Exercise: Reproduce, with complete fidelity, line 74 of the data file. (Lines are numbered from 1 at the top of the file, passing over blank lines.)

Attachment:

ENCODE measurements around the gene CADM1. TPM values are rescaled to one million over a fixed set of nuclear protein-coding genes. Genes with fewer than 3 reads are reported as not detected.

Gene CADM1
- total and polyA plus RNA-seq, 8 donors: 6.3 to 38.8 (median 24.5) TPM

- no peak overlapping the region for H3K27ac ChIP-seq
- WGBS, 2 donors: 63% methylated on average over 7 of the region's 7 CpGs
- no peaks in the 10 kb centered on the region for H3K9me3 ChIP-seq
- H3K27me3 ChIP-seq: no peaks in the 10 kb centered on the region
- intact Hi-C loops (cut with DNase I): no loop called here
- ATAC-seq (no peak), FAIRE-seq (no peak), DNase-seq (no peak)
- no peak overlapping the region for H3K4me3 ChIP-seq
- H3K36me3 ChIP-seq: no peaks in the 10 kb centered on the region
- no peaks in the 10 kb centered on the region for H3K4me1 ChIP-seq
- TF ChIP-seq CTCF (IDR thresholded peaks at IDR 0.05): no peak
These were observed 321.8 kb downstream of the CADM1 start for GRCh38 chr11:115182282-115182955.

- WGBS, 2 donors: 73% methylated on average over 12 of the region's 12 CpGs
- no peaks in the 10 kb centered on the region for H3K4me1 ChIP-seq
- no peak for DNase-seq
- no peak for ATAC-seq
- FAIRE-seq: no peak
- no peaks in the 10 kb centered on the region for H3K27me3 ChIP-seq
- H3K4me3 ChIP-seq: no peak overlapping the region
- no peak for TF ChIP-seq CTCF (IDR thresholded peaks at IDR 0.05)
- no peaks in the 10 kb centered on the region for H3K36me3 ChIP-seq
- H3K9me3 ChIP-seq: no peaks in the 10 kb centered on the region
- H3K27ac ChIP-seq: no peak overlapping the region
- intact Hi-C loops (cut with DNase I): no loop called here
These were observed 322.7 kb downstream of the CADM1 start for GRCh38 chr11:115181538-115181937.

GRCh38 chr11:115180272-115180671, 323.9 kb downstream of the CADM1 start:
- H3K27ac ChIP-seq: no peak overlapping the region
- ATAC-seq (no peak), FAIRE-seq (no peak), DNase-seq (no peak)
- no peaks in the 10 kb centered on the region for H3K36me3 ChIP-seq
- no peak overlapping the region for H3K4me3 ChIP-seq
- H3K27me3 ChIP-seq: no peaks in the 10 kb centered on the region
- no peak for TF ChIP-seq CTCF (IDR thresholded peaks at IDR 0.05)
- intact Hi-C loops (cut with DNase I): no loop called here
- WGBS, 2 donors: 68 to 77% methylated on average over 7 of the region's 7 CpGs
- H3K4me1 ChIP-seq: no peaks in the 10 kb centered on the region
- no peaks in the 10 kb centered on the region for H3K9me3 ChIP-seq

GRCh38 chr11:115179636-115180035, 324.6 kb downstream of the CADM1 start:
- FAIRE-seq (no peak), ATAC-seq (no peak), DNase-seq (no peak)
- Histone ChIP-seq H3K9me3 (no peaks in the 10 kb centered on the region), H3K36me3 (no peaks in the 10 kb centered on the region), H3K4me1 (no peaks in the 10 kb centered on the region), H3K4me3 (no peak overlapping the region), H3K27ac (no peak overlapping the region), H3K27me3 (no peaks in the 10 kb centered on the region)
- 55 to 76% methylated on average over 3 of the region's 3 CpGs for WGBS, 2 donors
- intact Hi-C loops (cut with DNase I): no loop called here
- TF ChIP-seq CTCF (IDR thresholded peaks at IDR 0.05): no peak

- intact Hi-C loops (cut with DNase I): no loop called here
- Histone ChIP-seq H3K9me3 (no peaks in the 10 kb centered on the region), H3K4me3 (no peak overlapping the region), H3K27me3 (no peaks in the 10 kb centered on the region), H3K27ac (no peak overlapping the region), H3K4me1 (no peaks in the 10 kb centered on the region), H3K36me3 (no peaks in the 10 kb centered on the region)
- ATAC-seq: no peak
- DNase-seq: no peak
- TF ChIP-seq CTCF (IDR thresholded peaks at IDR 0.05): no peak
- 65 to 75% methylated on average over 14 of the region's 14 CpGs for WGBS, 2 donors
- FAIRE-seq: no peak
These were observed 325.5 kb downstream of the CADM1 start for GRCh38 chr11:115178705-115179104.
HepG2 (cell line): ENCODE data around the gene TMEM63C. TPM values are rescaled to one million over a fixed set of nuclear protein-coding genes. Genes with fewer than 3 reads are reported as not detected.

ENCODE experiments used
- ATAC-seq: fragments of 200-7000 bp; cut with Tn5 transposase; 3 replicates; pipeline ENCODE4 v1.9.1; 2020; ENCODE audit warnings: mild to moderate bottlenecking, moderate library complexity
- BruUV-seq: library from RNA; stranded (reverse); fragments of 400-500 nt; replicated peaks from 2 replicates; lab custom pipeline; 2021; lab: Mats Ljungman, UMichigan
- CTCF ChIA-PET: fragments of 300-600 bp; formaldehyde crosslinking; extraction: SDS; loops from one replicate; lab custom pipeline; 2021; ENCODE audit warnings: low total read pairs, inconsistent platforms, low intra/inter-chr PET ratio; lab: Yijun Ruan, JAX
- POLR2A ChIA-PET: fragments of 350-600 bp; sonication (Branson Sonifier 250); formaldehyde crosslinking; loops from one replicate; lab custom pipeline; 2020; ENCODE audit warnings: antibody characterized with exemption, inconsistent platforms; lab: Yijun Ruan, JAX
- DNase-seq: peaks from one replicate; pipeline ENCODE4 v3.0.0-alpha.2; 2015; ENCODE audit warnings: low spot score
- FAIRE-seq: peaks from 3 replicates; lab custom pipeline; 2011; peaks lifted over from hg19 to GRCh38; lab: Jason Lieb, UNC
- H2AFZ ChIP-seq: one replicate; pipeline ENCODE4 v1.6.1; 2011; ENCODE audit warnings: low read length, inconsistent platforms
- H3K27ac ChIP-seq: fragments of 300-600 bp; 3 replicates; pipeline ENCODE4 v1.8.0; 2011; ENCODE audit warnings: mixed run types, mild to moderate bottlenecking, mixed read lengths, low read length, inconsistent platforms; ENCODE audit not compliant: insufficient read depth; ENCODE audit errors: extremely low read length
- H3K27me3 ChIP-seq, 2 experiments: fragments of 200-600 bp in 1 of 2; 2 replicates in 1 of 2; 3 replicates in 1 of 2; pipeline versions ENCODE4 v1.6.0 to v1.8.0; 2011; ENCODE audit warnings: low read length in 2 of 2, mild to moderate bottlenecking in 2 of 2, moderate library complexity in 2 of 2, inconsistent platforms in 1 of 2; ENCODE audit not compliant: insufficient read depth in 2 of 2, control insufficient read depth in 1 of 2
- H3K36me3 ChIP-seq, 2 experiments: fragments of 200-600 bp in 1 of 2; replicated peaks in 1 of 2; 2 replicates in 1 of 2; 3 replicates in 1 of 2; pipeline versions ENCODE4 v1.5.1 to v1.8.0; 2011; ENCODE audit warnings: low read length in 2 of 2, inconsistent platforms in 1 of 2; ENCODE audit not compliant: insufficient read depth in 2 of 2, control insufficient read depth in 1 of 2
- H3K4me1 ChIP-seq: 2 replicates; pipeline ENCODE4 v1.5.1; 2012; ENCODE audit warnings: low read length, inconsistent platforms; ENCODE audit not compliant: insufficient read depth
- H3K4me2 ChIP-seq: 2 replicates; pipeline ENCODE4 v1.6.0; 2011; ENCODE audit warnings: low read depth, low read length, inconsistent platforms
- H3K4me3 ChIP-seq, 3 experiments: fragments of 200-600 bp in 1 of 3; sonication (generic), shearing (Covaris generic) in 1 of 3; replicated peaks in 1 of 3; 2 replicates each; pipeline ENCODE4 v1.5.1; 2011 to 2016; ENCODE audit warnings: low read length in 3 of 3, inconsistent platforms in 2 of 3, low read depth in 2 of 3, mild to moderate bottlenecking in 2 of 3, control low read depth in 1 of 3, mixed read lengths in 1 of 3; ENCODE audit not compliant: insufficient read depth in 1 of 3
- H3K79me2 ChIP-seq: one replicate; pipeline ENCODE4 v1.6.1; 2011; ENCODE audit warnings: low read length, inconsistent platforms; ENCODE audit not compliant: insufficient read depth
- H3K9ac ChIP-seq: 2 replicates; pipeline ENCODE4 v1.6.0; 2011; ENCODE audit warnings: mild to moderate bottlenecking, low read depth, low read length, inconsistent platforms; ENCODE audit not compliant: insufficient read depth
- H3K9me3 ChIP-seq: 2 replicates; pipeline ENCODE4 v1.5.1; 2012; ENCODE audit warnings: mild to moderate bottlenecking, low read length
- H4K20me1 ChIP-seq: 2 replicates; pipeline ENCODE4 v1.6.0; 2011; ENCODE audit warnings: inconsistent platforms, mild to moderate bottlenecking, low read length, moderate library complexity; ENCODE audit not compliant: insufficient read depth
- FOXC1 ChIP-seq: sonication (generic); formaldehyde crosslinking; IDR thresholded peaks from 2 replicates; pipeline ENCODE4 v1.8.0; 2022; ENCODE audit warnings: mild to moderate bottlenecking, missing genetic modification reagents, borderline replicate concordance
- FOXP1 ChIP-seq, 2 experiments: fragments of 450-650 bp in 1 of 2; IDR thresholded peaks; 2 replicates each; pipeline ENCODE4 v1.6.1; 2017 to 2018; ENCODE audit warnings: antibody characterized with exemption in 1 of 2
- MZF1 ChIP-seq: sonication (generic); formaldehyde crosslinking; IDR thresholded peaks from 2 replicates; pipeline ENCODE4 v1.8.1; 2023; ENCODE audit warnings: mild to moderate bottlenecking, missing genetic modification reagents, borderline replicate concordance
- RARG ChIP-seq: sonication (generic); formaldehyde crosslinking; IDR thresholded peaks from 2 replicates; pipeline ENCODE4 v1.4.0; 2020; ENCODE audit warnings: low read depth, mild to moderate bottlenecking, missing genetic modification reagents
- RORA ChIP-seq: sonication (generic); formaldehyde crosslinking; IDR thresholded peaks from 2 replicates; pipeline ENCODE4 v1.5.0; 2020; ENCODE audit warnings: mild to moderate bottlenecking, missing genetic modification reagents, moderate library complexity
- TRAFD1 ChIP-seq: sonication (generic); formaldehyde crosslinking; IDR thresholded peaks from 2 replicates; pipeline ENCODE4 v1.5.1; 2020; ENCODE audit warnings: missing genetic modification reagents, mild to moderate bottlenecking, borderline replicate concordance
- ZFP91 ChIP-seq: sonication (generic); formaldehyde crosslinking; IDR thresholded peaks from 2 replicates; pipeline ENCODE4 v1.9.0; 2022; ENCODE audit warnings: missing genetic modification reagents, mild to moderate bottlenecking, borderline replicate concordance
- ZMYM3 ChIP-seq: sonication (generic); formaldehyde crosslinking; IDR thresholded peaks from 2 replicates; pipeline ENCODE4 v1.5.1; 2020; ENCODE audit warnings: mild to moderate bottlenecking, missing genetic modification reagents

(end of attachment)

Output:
- MZF1 ChIP-seq: sonication (generic); formaldehyde crosslinking; IDR thresholded peaks from 2 replicates; pipeline ENCODE4 v1.8.1; 2023; ENCODE audit warnings: mild to moderate bottlenecking, missing genetic modification reagents, borderline replicate concordance